I Tried Walking 10,000 Steps a Day in a City Where Everyone Drives

Photo:

Urban Outfitters

Much like the traffic and spectacular array of dietary restrictions among its citizens, the fact that no one walks in Los Angeles was one of the oft-mentioned maxims that preceded my moving here two years ago. I didn't realize how true it was until my first full day in Byrdie's L.A. headquarters. In celebration of my arrival, our team went out for lunch. We piled into a series of Ubers… only to hop out at our destination two blocks down the road, like a scene out of a modern remake of L.A. Story. Fresh off the plane from a car-free five years in New York City, I was scandalized.

When I moved here, my ability to withstand any temperature less than 60 degrees was the first thing to go. My propensity to walk anywhere quickly followed. Now, I can barely be bothered to walk around the corner from my office to grab lunch. (My Postmates habit is pathetic.) I live in the very walkable neighborhood of Silverlake—aka West Brooklyn—and yet I typically don't stray from the five-block radius surrounding my apartment without hopping in my car.

The irony is that I had always assumed getting a car would be liberating. I could take spontaneous road trips. I wouldn't have to take a ferry to get to IKEA, and never again would I have to lug three heavy bags of groceries from Trader Joe's to the subway to my apartment. But in truth, there was a different kind of freedom that came with walking, not the least of which was never having to find parking.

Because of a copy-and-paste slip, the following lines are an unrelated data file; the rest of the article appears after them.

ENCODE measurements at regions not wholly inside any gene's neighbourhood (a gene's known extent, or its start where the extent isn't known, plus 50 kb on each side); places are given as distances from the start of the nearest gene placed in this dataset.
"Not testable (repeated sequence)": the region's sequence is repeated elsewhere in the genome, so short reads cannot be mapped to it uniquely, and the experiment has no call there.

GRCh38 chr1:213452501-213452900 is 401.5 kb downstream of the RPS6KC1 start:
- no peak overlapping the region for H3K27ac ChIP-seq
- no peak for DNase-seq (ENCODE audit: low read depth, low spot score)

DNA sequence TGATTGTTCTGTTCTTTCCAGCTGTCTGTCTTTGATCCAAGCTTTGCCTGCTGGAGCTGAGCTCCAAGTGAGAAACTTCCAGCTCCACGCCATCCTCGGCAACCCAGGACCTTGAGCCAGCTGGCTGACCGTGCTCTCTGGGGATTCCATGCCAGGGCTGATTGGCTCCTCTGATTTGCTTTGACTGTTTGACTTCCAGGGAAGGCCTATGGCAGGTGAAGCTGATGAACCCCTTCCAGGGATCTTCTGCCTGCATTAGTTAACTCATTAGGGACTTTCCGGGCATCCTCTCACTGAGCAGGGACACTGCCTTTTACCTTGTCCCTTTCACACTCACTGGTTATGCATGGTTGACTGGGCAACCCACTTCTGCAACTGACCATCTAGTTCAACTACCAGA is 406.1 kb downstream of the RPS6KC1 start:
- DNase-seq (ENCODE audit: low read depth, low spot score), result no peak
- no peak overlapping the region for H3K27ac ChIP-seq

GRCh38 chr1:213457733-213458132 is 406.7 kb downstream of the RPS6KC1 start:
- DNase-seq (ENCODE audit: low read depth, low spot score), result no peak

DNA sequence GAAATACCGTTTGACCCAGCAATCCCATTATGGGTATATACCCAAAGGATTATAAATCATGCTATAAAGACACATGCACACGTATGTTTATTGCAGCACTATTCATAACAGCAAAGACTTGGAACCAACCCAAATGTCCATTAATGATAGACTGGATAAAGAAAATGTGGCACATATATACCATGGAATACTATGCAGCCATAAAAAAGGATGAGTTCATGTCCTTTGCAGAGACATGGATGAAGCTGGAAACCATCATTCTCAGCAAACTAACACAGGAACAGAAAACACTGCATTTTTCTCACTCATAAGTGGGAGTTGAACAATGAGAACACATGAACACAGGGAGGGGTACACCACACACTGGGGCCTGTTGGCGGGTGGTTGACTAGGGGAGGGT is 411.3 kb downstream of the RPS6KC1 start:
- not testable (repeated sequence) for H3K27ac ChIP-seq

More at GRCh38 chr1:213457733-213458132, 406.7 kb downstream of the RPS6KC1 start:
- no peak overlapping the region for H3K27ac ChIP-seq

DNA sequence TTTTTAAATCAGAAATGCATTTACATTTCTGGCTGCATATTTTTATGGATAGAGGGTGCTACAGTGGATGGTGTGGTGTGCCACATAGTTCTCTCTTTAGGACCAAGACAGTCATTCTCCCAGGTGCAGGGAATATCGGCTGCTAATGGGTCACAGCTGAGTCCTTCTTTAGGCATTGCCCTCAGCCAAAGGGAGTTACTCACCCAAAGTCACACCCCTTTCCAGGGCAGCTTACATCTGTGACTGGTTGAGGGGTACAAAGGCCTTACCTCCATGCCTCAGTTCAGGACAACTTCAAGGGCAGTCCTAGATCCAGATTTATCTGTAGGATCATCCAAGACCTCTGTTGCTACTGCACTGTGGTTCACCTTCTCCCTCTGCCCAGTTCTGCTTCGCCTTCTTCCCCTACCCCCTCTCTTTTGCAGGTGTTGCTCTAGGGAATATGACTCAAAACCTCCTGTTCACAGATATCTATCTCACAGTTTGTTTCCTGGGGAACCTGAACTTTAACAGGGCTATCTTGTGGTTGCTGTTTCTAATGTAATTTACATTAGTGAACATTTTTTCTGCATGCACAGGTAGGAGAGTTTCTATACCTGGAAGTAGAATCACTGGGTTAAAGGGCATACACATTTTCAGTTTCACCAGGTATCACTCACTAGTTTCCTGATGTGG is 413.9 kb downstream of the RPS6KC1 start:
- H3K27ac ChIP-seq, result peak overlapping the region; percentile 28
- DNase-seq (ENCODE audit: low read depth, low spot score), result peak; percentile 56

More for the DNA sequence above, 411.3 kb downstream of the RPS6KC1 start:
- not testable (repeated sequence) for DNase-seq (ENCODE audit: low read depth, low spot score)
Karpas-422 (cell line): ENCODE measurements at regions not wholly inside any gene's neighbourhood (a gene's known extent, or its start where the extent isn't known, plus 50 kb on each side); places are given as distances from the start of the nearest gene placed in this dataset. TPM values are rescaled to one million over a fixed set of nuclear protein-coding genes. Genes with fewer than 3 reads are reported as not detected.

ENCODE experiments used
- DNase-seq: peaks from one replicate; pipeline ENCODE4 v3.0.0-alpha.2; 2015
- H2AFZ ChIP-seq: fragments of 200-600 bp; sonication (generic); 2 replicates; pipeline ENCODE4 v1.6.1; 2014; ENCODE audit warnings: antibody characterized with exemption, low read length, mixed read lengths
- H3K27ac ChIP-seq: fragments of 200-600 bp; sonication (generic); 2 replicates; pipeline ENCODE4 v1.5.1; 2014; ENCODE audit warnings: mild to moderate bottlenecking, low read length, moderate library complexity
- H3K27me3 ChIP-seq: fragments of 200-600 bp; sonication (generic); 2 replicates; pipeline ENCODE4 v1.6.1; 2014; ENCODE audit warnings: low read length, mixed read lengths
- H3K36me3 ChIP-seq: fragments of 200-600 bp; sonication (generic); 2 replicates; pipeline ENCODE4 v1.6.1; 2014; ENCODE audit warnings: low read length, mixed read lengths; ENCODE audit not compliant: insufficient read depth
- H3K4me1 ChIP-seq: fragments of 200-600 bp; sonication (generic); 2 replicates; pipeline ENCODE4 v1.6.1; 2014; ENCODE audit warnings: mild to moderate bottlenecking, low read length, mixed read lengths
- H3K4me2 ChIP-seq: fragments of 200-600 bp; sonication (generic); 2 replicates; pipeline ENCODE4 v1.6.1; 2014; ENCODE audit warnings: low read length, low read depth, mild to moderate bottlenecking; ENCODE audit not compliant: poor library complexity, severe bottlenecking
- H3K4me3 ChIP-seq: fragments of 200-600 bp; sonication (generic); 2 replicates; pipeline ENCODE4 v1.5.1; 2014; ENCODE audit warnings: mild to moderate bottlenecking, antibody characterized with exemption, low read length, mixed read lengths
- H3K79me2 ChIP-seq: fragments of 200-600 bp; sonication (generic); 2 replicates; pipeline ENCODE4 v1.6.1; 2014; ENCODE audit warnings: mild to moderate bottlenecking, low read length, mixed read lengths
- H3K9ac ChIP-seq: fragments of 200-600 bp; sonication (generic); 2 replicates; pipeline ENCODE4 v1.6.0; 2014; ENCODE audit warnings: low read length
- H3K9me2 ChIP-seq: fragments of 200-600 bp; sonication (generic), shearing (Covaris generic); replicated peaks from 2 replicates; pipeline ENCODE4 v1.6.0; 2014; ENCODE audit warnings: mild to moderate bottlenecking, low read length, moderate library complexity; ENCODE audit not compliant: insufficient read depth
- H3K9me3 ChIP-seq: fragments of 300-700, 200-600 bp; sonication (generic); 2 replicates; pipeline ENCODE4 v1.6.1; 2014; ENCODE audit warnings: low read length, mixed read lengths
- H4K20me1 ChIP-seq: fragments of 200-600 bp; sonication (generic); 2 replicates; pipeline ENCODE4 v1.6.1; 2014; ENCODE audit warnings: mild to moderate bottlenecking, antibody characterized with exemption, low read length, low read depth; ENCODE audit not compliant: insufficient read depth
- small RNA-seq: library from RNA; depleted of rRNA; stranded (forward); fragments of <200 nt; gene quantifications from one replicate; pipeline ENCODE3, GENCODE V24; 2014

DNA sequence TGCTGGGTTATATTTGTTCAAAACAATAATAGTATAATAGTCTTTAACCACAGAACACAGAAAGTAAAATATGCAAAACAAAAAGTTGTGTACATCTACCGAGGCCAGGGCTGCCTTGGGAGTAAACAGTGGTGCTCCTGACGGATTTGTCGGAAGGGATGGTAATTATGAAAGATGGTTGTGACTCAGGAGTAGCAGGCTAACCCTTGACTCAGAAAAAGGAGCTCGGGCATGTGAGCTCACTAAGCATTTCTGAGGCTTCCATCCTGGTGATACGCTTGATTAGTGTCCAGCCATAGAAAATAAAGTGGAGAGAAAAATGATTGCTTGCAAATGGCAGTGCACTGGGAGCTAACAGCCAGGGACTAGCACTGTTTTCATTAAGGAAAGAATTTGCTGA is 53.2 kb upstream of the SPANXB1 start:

That's not even to mention that just by living my life in New York—commuting from Brooklyn to Manhattan, meeting up with friends, and running any and all errands—I was actually in really good shape with relatively minimal effort. One of the caveats of moving that I hadn't anticipated was having to be far more conscious about my fitness routine since I'd be more inclined to sit all day. So with this all in mind, I decided to throw down a little challenge for myself. Most experts recommend hitting 10,000 steps a day—could I possibly meet that minimum for seven days straight in the city where no one walks?

To prepare, I put the call out to Instagram for some pointers on hitting my goal. Two commenters advised choosing far-away parking spots on purpose—an easy ask since street parking is already my recurring nightmare. Some of the quirkier ideas included walking around while brushing my teeth and going to the bathroom on a different floor at the office. One person suggested taking "walking breaks" at work, and I joked to a colleague that maybe I'd just start leaving for hours at a time to take my leisurely strolls—because "it's for a story!" (For the record, I didn't actually do this because I like being employed.)

So with a few new tips to keep in mind and my Apple Watch fired up and ready to track my every mood, I woke up one recent Monday morning with the number 10,000 emblazoned across my mind's eye. But weirdly enough, that goal would take an interesting turn by the end of the week.

Keep reading to get the play-by-play.